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George Brown’s narrative defence of the ‘New Britain raid’
Helen Gardner

master of their passions. Brown consistently claimed that he conducted the raid in order to avert the threat of uncontrollable passions erupting between the Christian teachers from Samoa and Fiji and the heathen villagers of New Britain. In his investigation of counter-insurgency rhetoric and Indian historiography, Guha

in Law, history, colonialism
Timothy Raylor

passions! how soon changed are Our wrath and fury to a friendly care! They that but now for honour, and for plate, Made the sea blush with blood, resign their hate; And, their young foes endeavouring to retrieve, With greater hazard than they fought, they dive.   (lines 89–100) The sudden change of tack merits official narratorial approbation. Waller replaces the pagan thirst for blood and booty that drove Euryalus to the slaughter of the sleeping Rutulians and led to his own death, with the more generous-spirited emotions of romance: ‘noble pity’ trumps desire  for

in Texts and readers in the Age of Marvell
Open Access (free)
Sara Haslam

3 Personal perspectives A Call: The Tale of Two Passions, was published in 1910, and declares its interest in the plurality of passion in its title. A splintered image of the protagonist emerges early on: Grimshaw’s father was English, his mother Greek; orphaned at 3, he was adopted by relations who also died; Greek Orthodox until public-school age, he assumed the mantle of the Church of England on entering Winchester; when older, close friendships with women confuse further an inability to decide which of them he desires – and whether he can legitimately

in Fragmenting modernism
R. S. White and Ciara Rawnsley

analysis – anger, pity, melancholy, shame and so on – rather than noticing that many states of feeling are transitional or inseparably multiple. 2 Even the important (if differing) philosophical accounts of ‘the Passions’ in general by Robert Solomon and Thomas Dixon tend to represent affective states as definably discrete. 3 As Erin Sullivan has shown in Chapter 1 , above, precedents are the great early modern

in The Renaissance of emotion
Migration, treechange and grey nomads
A. James Hammerton

interior of British Columbia.3 In others it could evolve from new country experience, but invariably underline links between migration and the quest for a simpler, purer, way of life. Ironically this coexists with a quite contrary passion for inner-city apartment living, often pursued in contrast to prior life in British provincial towns, villages or suburbs.4 But the anti-urban drive is more common. Island stories Island living is quintessentially the ultimate form of escape from the stress and pollution of urban life. Tourist clichés about tropical holiday retreats

in Migrants of the British diaspora since the 1960S
Un Condamné à mort s’est échappé, Pickpocket and Le Procès de Jeanne d’Arc
Keith Reader

the American Gnostic/cabbalistic theorist Harold Bloom would call agon – with one of the silent cinema’s greatest classics, Carl Theodor Dreyer’s La Passion de Jeanne d’Arc of 1928. Bresson has written of the earlier film in somewhat deprecatory terms (‘Faute de vrai, le public s’attache au faux. La façon expressionniste dont Mlle Falconetti lançait les yeux au ciel, dans le film de Dreyer, arrachait les larmes’ (Bresson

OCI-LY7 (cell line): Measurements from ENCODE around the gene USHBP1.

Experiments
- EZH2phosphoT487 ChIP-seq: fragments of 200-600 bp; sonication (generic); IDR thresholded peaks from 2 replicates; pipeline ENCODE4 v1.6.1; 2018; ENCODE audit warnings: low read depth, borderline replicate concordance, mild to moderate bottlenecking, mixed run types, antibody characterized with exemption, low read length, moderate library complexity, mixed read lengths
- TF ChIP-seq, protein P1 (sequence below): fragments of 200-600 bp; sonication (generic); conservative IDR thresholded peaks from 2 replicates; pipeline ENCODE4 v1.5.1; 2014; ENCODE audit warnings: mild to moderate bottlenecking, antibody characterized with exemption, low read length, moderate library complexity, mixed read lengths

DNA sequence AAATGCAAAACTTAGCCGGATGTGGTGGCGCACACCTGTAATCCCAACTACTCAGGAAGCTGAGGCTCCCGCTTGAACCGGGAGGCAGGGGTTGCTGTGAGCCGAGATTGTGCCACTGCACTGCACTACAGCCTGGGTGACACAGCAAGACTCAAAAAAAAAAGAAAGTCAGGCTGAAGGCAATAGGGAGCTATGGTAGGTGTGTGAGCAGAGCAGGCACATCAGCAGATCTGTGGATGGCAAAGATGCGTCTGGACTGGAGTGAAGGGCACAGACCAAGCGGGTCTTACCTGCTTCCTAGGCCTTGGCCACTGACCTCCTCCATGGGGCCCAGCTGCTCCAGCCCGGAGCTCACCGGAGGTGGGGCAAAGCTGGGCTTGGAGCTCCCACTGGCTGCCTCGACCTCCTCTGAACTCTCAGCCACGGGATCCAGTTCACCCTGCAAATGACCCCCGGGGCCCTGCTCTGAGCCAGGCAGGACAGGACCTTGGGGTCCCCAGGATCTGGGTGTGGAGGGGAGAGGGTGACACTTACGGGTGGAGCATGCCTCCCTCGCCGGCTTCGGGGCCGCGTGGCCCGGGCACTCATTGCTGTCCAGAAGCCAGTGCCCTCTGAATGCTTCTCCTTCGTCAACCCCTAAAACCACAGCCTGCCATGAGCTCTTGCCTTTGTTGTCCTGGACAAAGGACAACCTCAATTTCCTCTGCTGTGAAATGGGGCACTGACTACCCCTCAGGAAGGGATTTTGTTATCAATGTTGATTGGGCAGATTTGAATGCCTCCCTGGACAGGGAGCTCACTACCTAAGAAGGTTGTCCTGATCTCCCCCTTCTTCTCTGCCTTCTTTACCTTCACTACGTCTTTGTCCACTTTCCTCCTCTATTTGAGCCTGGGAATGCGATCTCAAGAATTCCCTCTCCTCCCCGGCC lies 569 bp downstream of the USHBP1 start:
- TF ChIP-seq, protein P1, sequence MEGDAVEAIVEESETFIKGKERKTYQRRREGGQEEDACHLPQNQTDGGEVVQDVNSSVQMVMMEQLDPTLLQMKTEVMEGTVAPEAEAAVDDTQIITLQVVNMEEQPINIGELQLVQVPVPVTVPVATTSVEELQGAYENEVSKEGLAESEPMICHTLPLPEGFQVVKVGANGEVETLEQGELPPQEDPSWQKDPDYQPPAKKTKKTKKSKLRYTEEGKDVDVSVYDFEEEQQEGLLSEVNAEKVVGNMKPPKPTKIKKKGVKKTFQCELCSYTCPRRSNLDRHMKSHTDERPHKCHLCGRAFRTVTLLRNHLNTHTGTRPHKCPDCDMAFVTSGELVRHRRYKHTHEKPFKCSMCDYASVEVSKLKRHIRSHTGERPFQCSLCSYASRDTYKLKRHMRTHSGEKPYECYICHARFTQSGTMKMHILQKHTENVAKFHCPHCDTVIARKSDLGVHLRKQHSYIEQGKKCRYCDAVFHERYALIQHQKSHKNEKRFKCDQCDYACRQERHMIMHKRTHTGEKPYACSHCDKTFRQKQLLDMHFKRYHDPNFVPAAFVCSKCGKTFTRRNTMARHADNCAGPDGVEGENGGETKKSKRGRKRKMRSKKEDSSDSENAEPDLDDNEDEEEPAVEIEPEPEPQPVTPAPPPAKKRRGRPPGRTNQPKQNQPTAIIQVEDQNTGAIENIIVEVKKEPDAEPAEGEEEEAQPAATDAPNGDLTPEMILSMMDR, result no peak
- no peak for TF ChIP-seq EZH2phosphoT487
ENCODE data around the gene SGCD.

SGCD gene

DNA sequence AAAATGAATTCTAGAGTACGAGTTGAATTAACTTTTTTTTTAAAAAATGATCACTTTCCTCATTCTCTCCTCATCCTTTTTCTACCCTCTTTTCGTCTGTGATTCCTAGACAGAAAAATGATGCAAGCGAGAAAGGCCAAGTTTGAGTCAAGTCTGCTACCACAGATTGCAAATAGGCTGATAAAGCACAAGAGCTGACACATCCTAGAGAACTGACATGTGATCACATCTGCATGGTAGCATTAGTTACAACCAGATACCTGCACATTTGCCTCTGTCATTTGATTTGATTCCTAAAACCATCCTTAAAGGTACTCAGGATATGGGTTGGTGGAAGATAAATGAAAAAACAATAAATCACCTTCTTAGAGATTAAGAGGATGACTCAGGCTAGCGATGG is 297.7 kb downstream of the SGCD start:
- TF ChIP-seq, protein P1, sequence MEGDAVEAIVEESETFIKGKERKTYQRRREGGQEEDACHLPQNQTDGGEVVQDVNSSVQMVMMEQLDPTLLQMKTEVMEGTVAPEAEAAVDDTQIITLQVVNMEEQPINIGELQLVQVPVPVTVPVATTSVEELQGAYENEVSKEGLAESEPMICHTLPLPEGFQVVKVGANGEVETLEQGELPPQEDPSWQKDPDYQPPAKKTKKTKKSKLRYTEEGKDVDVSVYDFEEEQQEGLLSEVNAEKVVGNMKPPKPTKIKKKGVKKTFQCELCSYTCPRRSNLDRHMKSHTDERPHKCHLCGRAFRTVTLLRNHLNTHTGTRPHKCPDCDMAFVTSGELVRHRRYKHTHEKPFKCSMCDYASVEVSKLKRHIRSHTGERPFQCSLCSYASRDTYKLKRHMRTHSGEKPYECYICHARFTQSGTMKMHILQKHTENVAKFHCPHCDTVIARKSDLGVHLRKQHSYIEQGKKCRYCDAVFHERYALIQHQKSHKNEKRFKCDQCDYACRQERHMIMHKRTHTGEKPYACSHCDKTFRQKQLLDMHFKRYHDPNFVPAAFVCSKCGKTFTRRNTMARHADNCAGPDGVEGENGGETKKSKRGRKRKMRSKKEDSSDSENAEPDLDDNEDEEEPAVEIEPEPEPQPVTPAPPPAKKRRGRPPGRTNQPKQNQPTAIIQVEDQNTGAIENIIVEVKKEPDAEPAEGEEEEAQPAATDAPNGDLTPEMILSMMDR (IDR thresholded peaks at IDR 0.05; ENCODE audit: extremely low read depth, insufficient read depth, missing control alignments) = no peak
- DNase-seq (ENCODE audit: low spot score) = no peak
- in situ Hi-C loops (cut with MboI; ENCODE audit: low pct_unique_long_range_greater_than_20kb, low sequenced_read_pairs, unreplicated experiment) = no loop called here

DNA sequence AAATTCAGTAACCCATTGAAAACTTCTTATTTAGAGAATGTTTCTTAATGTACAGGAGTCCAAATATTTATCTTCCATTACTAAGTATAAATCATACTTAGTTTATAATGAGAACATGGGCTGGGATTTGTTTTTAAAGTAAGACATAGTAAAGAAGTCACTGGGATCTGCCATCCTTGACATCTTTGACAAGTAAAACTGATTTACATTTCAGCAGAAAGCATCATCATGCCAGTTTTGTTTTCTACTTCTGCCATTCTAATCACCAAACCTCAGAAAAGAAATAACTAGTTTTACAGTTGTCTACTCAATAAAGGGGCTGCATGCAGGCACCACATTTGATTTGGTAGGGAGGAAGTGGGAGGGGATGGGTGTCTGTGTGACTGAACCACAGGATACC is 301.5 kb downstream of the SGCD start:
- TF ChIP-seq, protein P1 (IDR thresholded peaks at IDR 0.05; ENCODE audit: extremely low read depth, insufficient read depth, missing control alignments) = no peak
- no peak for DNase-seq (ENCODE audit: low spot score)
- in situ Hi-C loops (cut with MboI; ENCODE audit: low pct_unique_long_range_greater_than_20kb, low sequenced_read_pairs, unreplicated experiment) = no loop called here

in Robert Bresson
A summary discussion
Bonnie Clementsson

had to do with the potential spouses’ family relationship relative to each other and with the question of where the line should be drawn between acceptable family relationships and prohibited ones. Views on love and passion Ideas about love and passion in society have varied over time, in ways that have affected how incestuous relationships have been perceived and dealt with. In earlier times, love was an ambiguous concept. Conjugal love was described as a positive energy that strengthened the bond between spouses, whereas

in Incest in Sweden, 1680–1940
Gothic and the perverse father of queer enjoyment
Dale Townshend

Geraldine and Christabel herself, while the countless responses, parodies and rewritings that the poem occasioned would variously eradicate, intensify or reformulate the romance’s queer desirings. More recently, postmodern appropriations of the formal features of Gothic romance by, say, Angela Carter in The Passion of the New Eve (1977) or Jeanette Winterson in Sexing the Cherry (1989) would

in Queering the Gothic
Abstract only
James S. Williams

with Paul Klee’s image of The Angel (the fallen angel Lucifer? The angel of history?) which, as Leutrat reminds us, can be linked back to Cocteau’s poem of male passion, ‘L’Ange Heurtebise’ (discussed above in Chapter 4 ). Despite his exclusive focus on the back and the behind (the article is accompanied by a still from Le Testament where Cocteau walks past his own double with Dermit at his side), Leutrat sees no

in Jean Cocteau
Howard J. Booth

ways of thinking and acting. In Michel Foucault’s well-known words, ‘The sodomite had been a temporary aberration; the homosexual was now a species’.3 Looking at Kipling and same-sex passion expands the available set of textual responses to emergent sexological categories and related identities. Kipling held onto a position rooted in that of the church – which is not to say that Kipling had an orthodox faith – and maintained that same-sex acts were a wrong choice, where an initial false step could lead to a life of sin and then to ruin. Though some might be more

in In Time’s eye